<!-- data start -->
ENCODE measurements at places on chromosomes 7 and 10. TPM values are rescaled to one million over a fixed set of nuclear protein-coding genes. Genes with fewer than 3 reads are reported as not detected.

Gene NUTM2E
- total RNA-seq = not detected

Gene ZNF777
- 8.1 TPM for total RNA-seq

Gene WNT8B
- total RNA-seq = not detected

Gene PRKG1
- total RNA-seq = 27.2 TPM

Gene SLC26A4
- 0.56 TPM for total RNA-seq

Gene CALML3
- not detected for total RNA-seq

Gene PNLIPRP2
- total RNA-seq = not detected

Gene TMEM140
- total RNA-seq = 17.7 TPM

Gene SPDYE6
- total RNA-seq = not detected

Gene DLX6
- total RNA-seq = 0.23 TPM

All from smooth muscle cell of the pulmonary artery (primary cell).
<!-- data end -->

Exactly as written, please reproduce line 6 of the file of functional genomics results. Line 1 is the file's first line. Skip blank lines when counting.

Gene WNT8B